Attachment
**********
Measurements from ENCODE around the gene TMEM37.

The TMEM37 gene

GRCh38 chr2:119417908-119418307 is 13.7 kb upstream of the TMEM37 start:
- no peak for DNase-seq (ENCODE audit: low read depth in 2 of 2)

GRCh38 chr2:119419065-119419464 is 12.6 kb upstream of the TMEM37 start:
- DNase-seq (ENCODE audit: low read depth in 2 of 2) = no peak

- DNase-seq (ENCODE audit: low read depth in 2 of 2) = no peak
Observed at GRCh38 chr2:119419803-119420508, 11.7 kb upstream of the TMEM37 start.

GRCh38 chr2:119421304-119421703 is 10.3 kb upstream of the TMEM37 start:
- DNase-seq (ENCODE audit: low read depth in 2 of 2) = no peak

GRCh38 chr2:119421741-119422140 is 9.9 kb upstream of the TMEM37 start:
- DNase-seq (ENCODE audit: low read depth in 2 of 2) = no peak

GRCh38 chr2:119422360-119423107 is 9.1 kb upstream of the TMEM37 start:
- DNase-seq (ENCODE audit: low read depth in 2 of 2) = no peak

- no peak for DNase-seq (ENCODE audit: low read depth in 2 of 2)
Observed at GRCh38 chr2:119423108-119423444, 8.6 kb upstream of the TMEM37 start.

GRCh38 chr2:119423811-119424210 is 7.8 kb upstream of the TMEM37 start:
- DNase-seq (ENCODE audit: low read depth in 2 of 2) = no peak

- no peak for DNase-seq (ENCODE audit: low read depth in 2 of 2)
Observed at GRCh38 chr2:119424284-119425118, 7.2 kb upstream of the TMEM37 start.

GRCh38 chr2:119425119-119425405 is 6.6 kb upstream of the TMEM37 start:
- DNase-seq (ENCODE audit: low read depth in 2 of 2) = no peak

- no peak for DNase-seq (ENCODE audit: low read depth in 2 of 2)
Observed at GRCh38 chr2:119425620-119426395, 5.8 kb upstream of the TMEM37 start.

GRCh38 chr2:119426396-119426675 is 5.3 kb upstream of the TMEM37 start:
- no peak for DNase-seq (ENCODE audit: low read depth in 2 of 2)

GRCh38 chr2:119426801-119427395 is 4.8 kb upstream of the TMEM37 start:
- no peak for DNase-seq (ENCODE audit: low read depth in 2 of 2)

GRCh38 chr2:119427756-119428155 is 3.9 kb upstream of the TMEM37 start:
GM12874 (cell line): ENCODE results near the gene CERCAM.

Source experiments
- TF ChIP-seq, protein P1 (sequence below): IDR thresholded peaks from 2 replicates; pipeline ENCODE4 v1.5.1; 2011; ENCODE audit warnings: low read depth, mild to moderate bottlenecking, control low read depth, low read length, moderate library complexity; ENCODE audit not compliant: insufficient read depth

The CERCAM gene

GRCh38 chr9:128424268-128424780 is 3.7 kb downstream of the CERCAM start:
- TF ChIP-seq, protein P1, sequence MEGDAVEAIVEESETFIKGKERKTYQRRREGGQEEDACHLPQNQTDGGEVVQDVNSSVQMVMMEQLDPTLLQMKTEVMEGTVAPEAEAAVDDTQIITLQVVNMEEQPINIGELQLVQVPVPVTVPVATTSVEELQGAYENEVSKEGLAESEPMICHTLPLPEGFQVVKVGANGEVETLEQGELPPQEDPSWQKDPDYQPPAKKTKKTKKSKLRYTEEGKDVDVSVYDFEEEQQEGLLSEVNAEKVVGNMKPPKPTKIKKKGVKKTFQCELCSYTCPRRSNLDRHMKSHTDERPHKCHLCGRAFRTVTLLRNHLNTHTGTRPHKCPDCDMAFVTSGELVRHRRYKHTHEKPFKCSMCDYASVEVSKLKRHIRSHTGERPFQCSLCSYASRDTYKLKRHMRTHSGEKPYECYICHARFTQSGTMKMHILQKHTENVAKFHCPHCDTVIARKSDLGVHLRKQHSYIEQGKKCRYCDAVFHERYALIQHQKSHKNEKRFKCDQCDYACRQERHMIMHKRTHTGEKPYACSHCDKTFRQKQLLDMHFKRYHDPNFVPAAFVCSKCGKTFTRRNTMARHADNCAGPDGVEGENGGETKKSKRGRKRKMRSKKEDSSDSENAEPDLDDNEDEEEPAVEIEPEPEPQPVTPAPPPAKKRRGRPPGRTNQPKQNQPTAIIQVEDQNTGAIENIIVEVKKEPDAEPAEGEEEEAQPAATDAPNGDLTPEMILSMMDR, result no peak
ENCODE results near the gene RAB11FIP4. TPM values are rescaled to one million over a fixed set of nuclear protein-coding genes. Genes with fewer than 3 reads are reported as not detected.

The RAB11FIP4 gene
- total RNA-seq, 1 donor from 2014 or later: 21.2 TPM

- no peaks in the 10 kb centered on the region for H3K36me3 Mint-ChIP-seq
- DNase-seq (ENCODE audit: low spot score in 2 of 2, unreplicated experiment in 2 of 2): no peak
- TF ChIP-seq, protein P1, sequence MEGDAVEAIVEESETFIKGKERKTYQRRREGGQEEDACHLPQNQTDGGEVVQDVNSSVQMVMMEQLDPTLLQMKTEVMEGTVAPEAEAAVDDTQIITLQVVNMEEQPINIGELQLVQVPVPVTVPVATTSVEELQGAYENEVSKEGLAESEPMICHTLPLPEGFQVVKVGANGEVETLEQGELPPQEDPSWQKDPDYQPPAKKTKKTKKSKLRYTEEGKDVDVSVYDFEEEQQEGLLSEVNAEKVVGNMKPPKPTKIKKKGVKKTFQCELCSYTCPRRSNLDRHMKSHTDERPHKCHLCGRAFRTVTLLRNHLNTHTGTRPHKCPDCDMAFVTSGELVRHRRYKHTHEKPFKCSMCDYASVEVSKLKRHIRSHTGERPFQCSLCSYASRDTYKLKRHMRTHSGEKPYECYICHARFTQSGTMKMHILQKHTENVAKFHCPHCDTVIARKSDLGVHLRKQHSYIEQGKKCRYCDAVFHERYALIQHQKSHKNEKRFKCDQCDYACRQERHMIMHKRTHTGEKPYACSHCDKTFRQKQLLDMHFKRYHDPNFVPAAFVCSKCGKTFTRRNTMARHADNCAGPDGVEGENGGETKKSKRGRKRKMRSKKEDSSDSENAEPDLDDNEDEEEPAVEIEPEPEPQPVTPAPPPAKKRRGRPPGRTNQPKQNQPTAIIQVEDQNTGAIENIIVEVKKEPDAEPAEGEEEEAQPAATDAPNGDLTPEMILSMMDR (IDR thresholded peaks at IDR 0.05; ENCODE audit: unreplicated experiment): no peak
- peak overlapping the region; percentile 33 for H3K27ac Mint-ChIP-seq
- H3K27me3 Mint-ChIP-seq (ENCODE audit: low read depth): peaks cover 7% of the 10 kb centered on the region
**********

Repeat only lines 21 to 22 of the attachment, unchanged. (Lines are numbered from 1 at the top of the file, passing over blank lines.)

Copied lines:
GRCh38 chr2:119425119-119425405 is 6.6 kb upstream of the TMEM37 start:
- DNase-seq (ENCODE audit: low read depth in 2 of 2) = no peak